Putting the Customer First in Innovation
Customers can be an important source of innovative ideas. Many companies conduct conventional customer surveys and focus groups. These are useful channels of feedback but in terms of original ideas they are often disappointing. Customers are good at demanding incremental improvements in products, lower prices and better service but they are notoriously poor at predicting significant new products or innovations to meet their needs. Before the fax machine was invented who would have predicted he needed it? Which wearer of spectacles in the 1950s would have said that he wanted a lens to put on his eyeball or laser surgery to reshape his eye? You can expect customers to tell you that they want more of what you offer and they want it better, faster and cheaper. But do not count on them to tell you about different ways to meet their needs.
A more lateral approach to gain insights from customers is to study in detail how they use your type of product or service and to observe what practical problems they have.
Fluke Corporation of Seattle is noted for innovative hand-held measurement products. They sent teams of observers to watch maintenance engineers in chemical plants. They discovered that the engineers had to carry a variety of different instruments to calibrate different temperature and pressure gauges. They also noticed that after taking the calibration measurement the engineer would write the readings on a clipboard and then transcribe them into a computer. The process was time-consuming and prone to errors. Fluke therefore designed a new product that used flexible software to allow it to calibrate any gauge in the chemical plant. It also recorded the results, which could be directly downloaded to the engineer's computer. The resulting product was the Fluke Document Process Calibrator, which became a great success.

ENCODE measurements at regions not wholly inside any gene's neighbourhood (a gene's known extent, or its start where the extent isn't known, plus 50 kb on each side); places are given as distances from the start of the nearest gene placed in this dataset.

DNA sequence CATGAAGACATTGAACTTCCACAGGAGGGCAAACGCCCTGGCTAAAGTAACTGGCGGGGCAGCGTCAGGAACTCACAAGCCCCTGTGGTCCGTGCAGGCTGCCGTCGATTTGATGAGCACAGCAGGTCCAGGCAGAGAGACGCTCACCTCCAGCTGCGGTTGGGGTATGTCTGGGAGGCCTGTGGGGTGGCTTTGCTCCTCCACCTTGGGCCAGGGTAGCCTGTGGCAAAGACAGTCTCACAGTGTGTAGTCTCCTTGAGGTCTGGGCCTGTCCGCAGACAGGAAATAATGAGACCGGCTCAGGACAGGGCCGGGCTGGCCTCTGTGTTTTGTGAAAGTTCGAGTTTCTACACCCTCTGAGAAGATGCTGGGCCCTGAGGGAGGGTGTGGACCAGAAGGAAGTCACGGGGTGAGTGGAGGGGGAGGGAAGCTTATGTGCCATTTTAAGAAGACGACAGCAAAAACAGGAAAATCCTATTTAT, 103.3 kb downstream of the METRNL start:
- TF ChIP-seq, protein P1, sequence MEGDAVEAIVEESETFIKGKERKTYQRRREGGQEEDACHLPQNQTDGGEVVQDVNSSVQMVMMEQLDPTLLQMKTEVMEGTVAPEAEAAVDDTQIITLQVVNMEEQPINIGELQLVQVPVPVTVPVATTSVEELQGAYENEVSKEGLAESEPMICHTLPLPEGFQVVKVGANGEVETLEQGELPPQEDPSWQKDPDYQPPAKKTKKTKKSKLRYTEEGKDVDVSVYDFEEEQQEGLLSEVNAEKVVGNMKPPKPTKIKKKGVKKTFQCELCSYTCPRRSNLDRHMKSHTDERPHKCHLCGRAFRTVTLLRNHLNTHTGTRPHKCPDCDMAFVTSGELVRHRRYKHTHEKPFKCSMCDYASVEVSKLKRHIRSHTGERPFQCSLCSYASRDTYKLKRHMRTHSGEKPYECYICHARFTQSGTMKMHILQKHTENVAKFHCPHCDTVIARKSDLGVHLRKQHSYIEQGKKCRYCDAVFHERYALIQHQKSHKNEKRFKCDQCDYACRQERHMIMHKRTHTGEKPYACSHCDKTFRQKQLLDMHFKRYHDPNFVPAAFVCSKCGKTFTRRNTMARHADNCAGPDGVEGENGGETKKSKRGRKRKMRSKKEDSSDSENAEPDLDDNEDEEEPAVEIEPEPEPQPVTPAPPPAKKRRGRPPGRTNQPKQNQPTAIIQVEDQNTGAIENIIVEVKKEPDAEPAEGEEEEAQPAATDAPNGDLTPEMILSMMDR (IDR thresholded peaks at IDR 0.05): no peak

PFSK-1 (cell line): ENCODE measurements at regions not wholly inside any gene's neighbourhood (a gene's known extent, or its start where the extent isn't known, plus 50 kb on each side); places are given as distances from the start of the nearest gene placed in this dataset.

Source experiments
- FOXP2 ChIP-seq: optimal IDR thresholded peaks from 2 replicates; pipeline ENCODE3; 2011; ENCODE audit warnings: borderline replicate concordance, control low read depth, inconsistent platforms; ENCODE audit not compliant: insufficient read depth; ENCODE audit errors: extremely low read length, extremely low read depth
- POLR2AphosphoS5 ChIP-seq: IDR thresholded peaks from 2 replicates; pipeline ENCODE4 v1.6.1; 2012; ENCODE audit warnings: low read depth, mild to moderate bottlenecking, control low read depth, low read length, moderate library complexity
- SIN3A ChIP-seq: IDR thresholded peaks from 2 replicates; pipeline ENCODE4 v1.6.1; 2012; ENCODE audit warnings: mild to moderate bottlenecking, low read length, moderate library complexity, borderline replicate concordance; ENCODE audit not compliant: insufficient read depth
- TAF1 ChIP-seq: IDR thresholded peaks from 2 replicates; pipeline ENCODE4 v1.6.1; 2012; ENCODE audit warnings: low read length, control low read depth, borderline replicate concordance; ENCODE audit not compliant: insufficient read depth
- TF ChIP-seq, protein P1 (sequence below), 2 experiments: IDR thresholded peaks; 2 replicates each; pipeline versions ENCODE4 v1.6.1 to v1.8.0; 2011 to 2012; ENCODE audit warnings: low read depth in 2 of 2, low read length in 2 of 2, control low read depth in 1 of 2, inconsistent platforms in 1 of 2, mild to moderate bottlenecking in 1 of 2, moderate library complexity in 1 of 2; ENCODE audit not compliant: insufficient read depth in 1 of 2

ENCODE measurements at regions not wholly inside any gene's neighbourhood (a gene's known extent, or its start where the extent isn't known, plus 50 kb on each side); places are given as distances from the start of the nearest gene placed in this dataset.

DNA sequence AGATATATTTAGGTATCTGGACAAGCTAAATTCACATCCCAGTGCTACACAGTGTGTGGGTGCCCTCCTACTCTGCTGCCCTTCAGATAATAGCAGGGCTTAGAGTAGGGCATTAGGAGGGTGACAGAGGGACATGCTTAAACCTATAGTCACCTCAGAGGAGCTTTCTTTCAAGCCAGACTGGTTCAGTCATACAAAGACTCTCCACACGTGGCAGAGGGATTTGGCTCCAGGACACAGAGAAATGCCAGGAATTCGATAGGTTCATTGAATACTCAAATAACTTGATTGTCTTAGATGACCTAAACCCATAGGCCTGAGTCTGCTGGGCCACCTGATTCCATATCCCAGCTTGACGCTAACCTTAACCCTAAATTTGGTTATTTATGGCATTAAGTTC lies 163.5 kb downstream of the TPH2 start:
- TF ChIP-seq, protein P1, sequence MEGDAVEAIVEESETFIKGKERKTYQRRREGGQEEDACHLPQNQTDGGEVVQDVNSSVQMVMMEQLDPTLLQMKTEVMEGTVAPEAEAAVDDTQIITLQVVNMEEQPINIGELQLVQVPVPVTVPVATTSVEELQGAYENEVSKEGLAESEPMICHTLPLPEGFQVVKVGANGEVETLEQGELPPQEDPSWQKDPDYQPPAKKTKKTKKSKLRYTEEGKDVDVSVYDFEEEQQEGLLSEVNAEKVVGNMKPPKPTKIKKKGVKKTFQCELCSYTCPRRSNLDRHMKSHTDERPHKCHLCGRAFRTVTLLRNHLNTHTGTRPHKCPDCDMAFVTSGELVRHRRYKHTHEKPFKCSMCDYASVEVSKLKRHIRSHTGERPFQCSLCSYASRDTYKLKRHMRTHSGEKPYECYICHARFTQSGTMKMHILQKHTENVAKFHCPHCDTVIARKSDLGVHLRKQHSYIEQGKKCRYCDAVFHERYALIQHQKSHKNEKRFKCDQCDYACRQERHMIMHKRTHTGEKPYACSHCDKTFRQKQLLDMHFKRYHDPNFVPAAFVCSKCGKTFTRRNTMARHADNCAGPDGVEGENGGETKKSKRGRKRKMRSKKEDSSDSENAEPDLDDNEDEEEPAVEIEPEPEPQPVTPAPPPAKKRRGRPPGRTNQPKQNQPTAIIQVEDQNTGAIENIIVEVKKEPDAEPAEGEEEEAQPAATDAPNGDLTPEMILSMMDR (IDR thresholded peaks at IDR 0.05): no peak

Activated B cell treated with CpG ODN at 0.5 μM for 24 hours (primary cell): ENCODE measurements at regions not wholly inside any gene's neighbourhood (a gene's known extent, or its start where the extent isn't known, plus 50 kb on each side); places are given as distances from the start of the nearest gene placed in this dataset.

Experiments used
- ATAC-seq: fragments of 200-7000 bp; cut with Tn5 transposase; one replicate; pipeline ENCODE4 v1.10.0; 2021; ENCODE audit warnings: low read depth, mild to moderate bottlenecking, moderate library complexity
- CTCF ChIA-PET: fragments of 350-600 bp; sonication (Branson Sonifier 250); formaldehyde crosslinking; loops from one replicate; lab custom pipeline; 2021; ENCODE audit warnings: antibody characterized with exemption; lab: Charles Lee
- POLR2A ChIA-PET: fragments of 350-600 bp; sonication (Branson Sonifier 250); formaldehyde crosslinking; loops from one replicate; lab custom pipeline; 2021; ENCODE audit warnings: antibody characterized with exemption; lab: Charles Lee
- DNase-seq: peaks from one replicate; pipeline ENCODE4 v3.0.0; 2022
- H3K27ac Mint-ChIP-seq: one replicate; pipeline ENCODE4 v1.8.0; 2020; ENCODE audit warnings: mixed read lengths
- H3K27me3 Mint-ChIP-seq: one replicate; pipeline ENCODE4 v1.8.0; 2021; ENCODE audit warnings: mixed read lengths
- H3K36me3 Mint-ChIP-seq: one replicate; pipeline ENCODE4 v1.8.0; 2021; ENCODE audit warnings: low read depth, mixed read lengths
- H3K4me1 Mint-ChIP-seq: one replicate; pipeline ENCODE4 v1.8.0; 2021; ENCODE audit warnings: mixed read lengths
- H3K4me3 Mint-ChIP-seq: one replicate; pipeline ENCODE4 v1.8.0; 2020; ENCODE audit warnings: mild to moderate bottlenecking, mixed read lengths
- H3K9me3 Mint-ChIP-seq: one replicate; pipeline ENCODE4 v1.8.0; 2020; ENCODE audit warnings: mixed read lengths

Haier is a leading Chinese manufacturer of white goods such as freezers and cookers. Its engineers in rural China were surprised to find that people were using Haier washing machines to wash the vegetables they had grown in their gardens. Turning this unexpected use into a new application, the Haier development team came up with a new wash cycle designed specifically for vegetables. On another occasion a sharp-eyed engineer saw that a student had placed a plank between two Haier fridges to form a makeshift desk. The company responded by designing a fridge with a fold-out desktop - ideal for small rooms that need an extra table or desk top.
Asking customers for feedback is good but observing them can be much better. If you want to gain a march on the competition and design the products and services of the future watch your customers carefully. Look for the areas of unexpected use, the headaches and problems that want to be solved or the unusual combinations of needs or uses. They can give you the insights you need to generate successful innovations in products, services and processes.
Paul Sloane helps organizations improve innovation. He gives talks and facilitates meetings. He is the author of the Leader's Guide to Lateral Thinking Skills published by Sterling Publishing. Website: www.destination-innovation.com .
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